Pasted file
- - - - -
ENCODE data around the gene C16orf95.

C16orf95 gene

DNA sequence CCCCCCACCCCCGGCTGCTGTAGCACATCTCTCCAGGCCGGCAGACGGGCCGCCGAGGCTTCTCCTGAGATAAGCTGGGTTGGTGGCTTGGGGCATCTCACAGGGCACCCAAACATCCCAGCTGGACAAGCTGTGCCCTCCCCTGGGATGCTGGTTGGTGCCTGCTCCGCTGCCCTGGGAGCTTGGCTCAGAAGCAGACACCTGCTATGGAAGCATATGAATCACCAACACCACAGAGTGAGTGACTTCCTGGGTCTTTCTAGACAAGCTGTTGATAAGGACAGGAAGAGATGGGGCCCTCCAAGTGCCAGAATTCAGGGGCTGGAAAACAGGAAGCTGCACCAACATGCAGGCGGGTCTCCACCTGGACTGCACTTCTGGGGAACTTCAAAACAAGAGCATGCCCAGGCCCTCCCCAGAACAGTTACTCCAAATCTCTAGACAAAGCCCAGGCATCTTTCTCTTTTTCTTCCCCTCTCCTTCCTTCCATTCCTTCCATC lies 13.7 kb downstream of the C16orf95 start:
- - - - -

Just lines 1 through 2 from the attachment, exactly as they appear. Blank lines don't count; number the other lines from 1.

ENCODE data around the gene C16orf95.

C16orf95 gene